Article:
“We recommend monitoring your ads’ performance the same way you usually do. Google Instant might increase or decrease your overall impression levels. However, Google Instant can improve the quality of your clicks since it helps people search using terms that more directly connect them with the answers they need. Therefore, your overall campaign performance could improve.”
At the event, Google Ad Evangelist Frederick Vallaeys went into detail with us why the new feature might in fact improve Adwords campaign performance, and also debunked some of the easily made assumptions, which he outlined:
* Google Instant will greatly increase ad impressions: Impressions will go up, because of the new “3 seconds counts as an impression” rule as well as the rule that any page engagement also counts. But, from an advertiser perspective, that “20 times as many searches” statistic tossed around today is going to be more conservative.
* Increased impressions means increased costs: Most Adwords campaigns are cost per click, advertisers are not paying for impressions.
* Advertisers will need to buy more keywords: Because Adwords are sold on the whole predictive text not partial queries, an advertiser still will be buying the same keywords, there’s no need to buy more keywords in order to to optimize performance.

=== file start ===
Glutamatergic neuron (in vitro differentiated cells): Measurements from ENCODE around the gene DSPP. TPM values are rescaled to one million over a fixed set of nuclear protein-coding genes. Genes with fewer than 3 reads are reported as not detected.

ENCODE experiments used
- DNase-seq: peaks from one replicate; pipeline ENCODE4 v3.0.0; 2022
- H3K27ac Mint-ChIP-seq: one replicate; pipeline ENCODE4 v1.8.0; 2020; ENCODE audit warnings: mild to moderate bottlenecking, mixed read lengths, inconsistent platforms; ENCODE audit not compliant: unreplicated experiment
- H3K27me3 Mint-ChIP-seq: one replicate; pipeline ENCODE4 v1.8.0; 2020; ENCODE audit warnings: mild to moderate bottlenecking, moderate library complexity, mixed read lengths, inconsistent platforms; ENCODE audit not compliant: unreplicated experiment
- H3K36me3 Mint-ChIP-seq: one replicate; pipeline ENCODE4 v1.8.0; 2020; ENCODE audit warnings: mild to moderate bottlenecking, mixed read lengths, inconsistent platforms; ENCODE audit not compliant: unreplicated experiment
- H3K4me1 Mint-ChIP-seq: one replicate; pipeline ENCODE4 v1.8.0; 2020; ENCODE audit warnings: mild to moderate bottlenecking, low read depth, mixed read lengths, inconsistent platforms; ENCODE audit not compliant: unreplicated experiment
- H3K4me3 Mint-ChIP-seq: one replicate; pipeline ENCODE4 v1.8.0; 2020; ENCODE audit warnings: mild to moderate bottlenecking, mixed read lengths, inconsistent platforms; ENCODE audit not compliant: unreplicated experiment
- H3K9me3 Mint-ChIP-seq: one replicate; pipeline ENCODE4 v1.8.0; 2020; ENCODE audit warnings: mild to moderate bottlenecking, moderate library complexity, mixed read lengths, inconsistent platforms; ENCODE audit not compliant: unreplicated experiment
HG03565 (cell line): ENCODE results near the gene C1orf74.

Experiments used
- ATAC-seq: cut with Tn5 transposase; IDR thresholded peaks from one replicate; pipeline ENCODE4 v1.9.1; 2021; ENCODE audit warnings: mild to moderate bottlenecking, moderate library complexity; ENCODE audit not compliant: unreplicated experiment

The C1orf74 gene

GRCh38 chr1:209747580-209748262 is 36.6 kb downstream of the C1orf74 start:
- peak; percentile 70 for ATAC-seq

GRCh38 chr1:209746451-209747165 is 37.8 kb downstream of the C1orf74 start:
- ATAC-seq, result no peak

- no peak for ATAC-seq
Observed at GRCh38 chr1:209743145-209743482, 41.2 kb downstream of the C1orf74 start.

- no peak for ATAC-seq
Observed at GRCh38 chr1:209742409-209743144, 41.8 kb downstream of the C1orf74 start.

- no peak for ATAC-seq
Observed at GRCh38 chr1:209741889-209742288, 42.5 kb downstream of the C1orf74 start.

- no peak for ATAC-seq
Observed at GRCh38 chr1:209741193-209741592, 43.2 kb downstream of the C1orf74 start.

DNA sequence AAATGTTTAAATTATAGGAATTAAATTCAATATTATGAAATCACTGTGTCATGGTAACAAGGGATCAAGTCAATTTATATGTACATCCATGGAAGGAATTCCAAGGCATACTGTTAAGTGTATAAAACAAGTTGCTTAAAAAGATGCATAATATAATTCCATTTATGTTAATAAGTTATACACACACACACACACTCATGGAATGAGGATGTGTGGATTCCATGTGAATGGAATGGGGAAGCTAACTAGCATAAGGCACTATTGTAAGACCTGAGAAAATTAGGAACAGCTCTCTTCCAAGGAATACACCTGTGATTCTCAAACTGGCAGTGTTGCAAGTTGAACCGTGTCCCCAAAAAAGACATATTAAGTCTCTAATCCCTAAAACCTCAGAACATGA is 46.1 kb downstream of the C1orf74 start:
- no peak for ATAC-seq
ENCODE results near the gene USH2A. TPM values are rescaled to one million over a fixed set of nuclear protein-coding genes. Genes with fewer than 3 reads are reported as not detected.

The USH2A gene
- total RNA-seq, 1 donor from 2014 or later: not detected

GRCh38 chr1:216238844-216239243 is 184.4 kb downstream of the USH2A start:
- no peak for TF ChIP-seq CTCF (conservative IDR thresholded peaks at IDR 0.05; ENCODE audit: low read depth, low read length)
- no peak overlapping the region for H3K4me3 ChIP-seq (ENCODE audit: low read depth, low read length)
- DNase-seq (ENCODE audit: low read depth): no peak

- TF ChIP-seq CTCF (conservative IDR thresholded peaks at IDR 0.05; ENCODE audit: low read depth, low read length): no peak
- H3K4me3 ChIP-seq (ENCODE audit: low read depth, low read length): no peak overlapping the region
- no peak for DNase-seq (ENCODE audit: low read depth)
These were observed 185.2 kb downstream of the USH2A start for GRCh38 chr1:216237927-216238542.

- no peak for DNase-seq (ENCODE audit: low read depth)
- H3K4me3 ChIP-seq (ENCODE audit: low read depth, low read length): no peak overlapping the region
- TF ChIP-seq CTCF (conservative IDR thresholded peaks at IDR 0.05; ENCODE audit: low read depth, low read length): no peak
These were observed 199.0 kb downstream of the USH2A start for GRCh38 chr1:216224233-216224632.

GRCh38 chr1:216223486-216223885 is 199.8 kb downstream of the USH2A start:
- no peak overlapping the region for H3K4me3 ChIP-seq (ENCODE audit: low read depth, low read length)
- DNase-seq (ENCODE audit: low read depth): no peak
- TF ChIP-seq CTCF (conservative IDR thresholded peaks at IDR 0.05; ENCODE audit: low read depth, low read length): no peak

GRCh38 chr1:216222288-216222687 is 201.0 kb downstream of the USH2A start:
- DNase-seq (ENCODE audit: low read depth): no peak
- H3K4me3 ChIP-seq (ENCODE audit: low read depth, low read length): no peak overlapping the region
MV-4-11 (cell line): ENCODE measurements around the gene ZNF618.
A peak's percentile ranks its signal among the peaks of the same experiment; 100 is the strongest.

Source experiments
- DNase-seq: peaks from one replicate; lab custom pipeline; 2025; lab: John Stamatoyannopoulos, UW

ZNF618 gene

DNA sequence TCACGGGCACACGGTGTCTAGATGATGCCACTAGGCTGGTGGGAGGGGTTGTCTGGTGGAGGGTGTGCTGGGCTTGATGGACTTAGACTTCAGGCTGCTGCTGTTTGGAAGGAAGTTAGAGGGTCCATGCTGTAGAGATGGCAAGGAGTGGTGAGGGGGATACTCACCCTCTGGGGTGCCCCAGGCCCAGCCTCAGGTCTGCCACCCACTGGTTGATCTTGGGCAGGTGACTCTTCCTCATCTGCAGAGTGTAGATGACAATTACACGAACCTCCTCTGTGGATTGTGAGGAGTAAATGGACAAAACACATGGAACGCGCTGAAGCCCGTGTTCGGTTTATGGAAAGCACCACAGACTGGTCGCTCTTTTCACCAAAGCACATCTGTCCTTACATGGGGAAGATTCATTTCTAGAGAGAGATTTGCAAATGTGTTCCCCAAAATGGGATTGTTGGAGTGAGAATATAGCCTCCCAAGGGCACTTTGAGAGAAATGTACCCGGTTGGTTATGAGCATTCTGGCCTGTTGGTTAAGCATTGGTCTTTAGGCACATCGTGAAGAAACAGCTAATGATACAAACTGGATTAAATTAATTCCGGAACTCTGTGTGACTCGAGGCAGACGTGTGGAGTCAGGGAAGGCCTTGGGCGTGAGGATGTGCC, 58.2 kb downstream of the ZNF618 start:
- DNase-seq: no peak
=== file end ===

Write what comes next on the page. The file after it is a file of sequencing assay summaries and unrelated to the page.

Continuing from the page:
“Because of the interactivity the feed, people will actually get close to the results that they want to see and are more likely to covert to becoming a buy.”
Google is banking on Google Instant users “learning how to search better,” or getting closer to the thing they were searching for, in essence optimizing the ad. “When the advertiser gets a click and they’re still paying the same amount for that click, they’re actually much more likely to get a sale from that,” says Vallaeys. The behavioral theory here is that normal non-instantly updating search is kind of hit or miss, and the more Google can serve up exactly what you want, the more you’ll actually want it or put your money where your mouth is and buy it.
Will the 350 million hours of user time per year saved negatively affect advertisers? According to Vallaeys, No. “We’re the only company in the world whose goal it is to get users off our site as quickly as possible. And ultimately we do monetize for a when a person finds the ad they were looking for and clicks off of it.”
But this doesn’t necessarily mean less searches, says Vallaeys, “What I think will happen is that users will be taught how to search better, and do more searches if they’re finding that the searches actually work and they get results. That usually means that more search is happening. And usually that means more opportunity for advertisers to connect to users.”
Not surprisingly, Vallaeys refused to speculate when asked for an estimate of how much revenue this improved Adwords campaign performance could mean to Google. My guess: A lot.
Image: Audrey Fukuman